By Jack Rubinger
Whether you live, work or shop in the Hawthorne neighborhood, it would be almost impossible not to feel emotionally disgusted with the scene in front of Dairy Hill Ice Cream. This newspaper has been following changes on Hawthorne with an article in January about neighborhood cleanup efforts, led by Uri Kushner from Dairy Hill Ice Cream, and other friends and neighbors.
At the time, there was a lot of head shaking, disappointment and discouragement. Recently things have brightened up considerably. Early morning dog walkers noticed that the homeless camp was gone, replaced with shiny, plant-filled aluminum tubs.
Kushner laid out how it went from the previous situation to where it is now. On Friday, March 11, there were two posts put up declaring the campsite a biohazard and stating it would be cleared in three to 10 days.
“When I saw that, I reached out to Vincent Dawans and Dan Beard, two neighborhood folks that have been helping with clean ups, and we put a plan together,” said Kushner, going on to say, “We noticed small metal planters on SE 37th by Moberi Healthy Smoothies and thought that those would be perfect. Beard and I purchased 10 bins from Wilco Farm Supply. The camp was cleared later in the week. Beard put up caution tape and ordered soil to be delivered.”
After the soil arrived, Kushner said, “While Beard, Dawans and I were shoveling the soil into the bins, a few neighbors spontaneously came out to help. One of them then went and bought 40 flowers and plants and planted them herself.”
That flower power came from Korina Keaton, an artist and painter, who planted a mixture of Pacific Northwest plants: bright colored annuals, herbs like lavender and rosemary, native grasses and peppers for pops of color. Keaton has lived in the neighborhood for eight years.
Kushner explained that there were fewer and fewer actual people living in the camp and that it was turning more into a garbage dump. In discussions with neighbors, several ideas were tossed around for what Kushner calls “our little corner,” including boulders, but ADA status and the sidewalk were a concern. Concerns were raised about what is to prevent another camp from rising up on the site.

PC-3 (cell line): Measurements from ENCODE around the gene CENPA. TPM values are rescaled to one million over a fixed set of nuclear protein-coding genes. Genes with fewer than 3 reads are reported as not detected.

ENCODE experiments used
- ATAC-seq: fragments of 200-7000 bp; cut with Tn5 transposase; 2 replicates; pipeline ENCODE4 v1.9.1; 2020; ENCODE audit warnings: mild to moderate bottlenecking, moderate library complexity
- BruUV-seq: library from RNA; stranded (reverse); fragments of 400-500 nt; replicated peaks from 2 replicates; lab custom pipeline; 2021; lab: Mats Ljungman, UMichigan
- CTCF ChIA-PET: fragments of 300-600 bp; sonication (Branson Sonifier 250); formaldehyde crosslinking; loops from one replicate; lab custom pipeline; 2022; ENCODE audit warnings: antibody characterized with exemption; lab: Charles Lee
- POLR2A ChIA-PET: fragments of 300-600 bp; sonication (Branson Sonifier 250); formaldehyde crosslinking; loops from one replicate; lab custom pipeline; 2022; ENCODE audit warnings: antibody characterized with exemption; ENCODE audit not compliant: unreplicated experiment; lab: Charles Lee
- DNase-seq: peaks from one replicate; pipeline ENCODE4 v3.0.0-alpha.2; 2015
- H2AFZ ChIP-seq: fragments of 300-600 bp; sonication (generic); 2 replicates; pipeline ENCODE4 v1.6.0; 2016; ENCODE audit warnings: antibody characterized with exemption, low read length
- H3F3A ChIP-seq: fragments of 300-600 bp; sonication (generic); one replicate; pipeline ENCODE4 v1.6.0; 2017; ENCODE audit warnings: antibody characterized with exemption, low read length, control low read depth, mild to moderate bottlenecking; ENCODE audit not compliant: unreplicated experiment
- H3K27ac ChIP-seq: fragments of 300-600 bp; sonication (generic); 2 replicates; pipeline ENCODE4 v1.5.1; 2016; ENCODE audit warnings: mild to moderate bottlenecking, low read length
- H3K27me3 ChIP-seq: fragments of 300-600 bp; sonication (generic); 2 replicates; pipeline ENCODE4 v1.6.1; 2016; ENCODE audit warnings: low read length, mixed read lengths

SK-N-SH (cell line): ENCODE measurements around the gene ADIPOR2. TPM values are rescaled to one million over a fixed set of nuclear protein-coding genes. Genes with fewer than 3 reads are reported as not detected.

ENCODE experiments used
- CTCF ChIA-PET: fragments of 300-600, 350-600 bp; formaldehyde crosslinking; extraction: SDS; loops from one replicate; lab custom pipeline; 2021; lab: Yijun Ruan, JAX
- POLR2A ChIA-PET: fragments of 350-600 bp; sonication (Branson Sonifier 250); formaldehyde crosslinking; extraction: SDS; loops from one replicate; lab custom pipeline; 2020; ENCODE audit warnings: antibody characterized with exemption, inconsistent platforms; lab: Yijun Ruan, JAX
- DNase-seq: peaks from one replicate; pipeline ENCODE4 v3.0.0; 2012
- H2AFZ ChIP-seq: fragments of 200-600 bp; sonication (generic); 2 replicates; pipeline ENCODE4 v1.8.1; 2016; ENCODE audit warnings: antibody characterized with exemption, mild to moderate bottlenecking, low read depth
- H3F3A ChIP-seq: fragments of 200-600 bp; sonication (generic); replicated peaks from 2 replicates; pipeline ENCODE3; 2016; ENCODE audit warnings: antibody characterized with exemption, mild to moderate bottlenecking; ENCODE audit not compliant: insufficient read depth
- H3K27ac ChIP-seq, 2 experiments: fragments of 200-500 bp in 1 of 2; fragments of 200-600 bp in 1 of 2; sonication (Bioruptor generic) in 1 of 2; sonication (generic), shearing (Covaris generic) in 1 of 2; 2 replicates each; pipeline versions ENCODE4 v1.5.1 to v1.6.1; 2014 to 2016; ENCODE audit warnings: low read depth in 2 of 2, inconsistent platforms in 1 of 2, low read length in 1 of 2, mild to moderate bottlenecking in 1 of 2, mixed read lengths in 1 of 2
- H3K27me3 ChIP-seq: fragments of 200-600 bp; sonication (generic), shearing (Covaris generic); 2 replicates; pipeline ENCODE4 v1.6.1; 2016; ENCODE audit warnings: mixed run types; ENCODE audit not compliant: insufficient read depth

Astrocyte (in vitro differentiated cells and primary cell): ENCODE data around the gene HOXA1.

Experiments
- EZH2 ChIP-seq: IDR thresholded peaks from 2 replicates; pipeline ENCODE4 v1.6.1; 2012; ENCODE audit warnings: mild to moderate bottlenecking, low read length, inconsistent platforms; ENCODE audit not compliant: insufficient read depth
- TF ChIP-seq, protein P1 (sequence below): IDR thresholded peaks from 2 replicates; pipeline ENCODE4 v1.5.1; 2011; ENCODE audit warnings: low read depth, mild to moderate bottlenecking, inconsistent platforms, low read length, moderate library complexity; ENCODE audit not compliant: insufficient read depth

“Neighbors in the area have been taking pictures of the camp in front of the store and reporting twice a week about the situation to the city,” said Kushner. He had heard that there had been an uptick in efforts to clean up the city right around the time of the NCAA tournament.
According to the City of Portland’s Homeless and Urban Camping Impact Reduction Program, the Impact Reduction Team cleaned and removed camps at SE Cesar Chavez Blvd., north of SE Oak St.; SE 162nd Ave. and SE Alder St.; SE 3rd Ave. and SE Oak St. to SE Pine St.; SE 2nd Ave. and SE Oak St.; and SE 36th Ave. and SE Hawthorne Blvd. around the time frame Kushner described.
The Homelessness and Urban Camping Impact Reduction Program assesses each location, helps clean up trash and debris, and evaluates health and safety risks.
“Since the January article in The Southeast Examiner appeared, it seems services like Central City Concern have been making themselves more accessible and more responsive,” said Kushner. “We’re increasing lighting at the store, too.”
Neighbor Beard, with Beard’s Restoration and Remodeling LLC., said, “This situation has been tough on business and tough for people who frequent these businesses. If we can all pitch in, we can all benefit.” Beard, who’s been living in the area since 1992, keeps cans of paint with him and covers spots that have been hit with graffiti, hopefully encouraging vandals to go elsewhere.
Beard knows the neighborhood well from working on everything from small kitchen and bath remodels to two-story additions to full-house renovations and new construction.
Nancy Chapin, from the Hawthorne Boulevard Business Association, was near Dairy Hill Ice Cream for a Monday morning cleanup when the city had made the decision to close the campsite and an officer came to post the timeline for it to be cleared. Kushner also explained that Chapin offered some funds to help with clean-up, so everyone submitted their receipts.
The entire cost for the boxes, soil and plants totaled $2,483.87, according to Chapin.
“We have reimbursed Kushner and Keaton fully and Beard for the soil out of our Clean up and Safety Fund. We still owe Beard $1,200 for the planters he purchased. I will be setting up a GoFundMe for our community to replenish the fund and fully reimburse him,” said Chapin.
“We’ve gotten so many compliments,” Keaton said. “We’ve come together as a community. I’m proud about helping make our community safer and cleaner. We’ve all been able to sleep better at night seeing people walking down the sidewalk.”
Planters on SE 36th Ave. photo by Dairy Hill Ice Cream